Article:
Straight from a CSEP: The Bottom Line in Event Safety
Tuesday, June 26, 2018
By Veronica Seaman, CSEP, CMP
It’s the million-dollar question plaguing the events industry: How can we create events that attendees truly feel safe at in a world of unpredictable circumstances? From natural disasters to routine terrorist attacks, ensuring event safety has never been more essential. By following these six simple steps, event professionals can rest easy knowing they have the resources to eliminate foreseeable risks, while also preparing for the dreaded worst-case scenario.
- Handle All Events Equally
No matter the crowd size or location of the event, your safety strategy should remain the same. Mishaps can happen anywhere, anytime, and a concrete plan should reflect that. If every tiny scenario is treated like a serious case, it shows that safety is the No. 1 priority.
Bottom Line: By treating each and every event as if it has the potential to be dangerous, event planners will feel more prepared should any unanticipated risks arise.
- Get the Coverage
There are many options when it comes to purchasing event insurance. Whichever plan you choose will depend on the location, nature and size of the event. Having an insurance representative on-site is another applicable approach. At large-scale events like music festivals, it is smart to confirm ahead of time that an insurance agent is available for the duration of the event.
Bottom Line: It is impossible to predict what can happen at an event, so go ahead and get the insurance because it’s a much better option to be safe rather than sorry.
- Prepare for the Inevitable
From heart attacks to broken limbs, medical emergencies can and will arise at events. The trick is to take preventative measures and be prepared for these scenarios ahead of time. Providing complimentary water to attendees at outdoor summer events to prevent dehydration, for example, has become a standard precautionary practice.
Hiring medical personnel like EMTs is a necessity for events of all sizes. For music festivals, we often hire “rock docs” that are familiar with the most common types of medical emergencies found at concerts, like exhaustion, insect bites, allergic reactions, severe sunburns and more.
Bottom line: Having medical experts on hand can significantly reduce the severity of illness or injury suffered on-site.
- Protect Your Data
In a social media-driven era, especially during live events, safeguarding against digital dangers is a vital component to your safety plan. Whenever possible, having an intranet-dependent production, rather than relying on an internet connection, can greatly assist in your cybersecurity measures.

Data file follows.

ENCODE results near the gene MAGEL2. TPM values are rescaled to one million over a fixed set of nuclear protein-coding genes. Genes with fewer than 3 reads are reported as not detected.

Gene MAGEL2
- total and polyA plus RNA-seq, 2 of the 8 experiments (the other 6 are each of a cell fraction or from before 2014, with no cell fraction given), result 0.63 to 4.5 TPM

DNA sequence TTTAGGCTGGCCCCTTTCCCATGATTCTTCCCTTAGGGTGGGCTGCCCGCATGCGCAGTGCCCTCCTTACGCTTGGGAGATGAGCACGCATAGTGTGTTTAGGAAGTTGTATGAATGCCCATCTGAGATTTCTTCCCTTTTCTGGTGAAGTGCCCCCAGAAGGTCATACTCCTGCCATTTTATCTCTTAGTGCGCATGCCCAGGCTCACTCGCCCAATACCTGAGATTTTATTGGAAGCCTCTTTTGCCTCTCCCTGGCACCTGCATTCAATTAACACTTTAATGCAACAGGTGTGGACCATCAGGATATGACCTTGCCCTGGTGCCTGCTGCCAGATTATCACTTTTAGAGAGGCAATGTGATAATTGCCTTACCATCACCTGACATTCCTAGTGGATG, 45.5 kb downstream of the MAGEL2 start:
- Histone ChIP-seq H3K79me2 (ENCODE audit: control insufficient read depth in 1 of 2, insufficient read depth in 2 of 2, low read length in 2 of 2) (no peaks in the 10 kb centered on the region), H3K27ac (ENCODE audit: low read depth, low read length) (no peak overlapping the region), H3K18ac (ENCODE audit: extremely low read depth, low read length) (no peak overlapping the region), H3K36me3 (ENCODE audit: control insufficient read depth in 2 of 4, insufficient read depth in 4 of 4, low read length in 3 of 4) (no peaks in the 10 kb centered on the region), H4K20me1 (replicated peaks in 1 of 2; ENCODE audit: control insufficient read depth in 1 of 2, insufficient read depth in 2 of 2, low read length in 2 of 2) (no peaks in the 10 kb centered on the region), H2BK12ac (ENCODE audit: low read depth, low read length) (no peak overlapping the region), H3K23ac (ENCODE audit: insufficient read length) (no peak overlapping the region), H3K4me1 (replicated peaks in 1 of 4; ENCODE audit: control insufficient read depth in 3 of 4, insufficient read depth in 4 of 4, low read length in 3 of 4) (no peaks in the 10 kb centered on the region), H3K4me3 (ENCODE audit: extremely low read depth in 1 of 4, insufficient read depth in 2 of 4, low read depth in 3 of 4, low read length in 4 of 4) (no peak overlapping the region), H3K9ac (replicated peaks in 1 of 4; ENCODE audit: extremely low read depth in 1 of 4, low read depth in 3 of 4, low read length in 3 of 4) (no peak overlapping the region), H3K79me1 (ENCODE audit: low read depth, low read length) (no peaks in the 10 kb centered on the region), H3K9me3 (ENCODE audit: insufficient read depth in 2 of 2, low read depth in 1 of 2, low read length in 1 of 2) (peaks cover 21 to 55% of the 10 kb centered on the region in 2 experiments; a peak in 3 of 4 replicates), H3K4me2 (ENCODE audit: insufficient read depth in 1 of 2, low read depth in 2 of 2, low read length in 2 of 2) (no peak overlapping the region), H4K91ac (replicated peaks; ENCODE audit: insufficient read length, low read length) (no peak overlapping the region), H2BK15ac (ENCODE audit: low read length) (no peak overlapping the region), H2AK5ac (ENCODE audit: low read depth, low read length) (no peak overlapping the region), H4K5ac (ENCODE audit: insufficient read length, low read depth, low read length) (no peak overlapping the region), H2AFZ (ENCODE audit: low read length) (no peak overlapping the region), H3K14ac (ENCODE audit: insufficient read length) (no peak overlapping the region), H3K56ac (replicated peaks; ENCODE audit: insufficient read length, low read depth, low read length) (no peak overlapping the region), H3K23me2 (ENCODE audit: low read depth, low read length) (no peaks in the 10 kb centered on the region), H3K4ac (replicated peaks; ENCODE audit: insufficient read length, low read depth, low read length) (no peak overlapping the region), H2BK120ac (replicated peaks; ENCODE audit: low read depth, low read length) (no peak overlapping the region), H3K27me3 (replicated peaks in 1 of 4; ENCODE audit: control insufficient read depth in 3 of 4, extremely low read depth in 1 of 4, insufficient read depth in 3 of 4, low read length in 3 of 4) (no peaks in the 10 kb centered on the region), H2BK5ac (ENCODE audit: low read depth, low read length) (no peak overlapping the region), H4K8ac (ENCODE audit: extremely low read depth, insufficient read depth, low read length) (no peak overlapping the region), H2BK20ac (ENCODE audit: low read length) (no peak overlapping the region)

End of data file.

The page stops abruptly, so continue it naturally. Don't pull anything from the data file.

Bottom Line: We live in a digital age where staying connected matters, so taking cybersecurity precautions can prevent a disaster no one wants to encounter.
- Calm Before the Storm
As any event organizer can confirm, severe weather can have a disastrous effect on outdoor and indoor events. Event pros must make it a top priority to be aware of potential weather-related dangers during their event. “It’s really about making the call far enough ahead of time,” says LEO Events Technical Director Jim Dorroh. “We are tied directly into the National Weather System. And, we start monitoring the first minute of load-in. Should there be a lightning strike within seven miles of our site, everyone is called indoors.”
Bottom Line: Creating a severe weather grid plan with tasks for each event department based on the weather severity checkpoints and staying in communication is imperative in tracking incoming weather.
- Communicate Effectively
Well-defined communication is a fundamental component to any event. Establishing communication with the local police and fire department is important, especially when it comes to determining the protocol for an active shooter (or any other mass causality) scenario. Local agencies will often specify that they have a safety plan without revealing the details but ensuring that your staff has all the applicable points regarding the proper procedure. We frequently host and organize tabletop exercises as another tool to engage the necessary officials in advance. These drills provide a forum to have high-level discussions with stakeholders to better prepare and familiarize your staff with the chain of command.
Bottom Line: At the end of the day, event safety success boils down to effective communication.
See below for a 6 Steps to Safer Events infographic!
About Veronica Seaman, CSEP, CMP
With over a decade of experience in producing corporate events and meetings, Veronica Seaman is one of today’s leading experts in all things event management. As director of events for LEO Events, she works from pitch to production, managing event content, proposal development and business-to-consumer engagement activations. She has received national recognition by becoming a Certified Special Events Professional (CSEP) by the International Live Events Association and a Certified Meeting Planner (CMP) by the Events Industry Council. Since joining LEO in 2013, Veronica’s client list has expanded to Fortune 500 companies and she has produced international industry conferences such as the Global DMC Partners event in Peru.
LEO Events (http://www.leoevents.com), led by principals Cindy and Kevin Brewer and Kent Underwood, is a global events agency based in Memphis, Tennessee, with offices in Nashville and Chattanooga and with three focus areas: Meeting & Event Management; Creative Content & Brand Development; and Festivals/Public Events. For more information on LEO Events, please contact Communications Coordinator Anna Dyer at 901-766-1836 or firstname.lastname@example.org.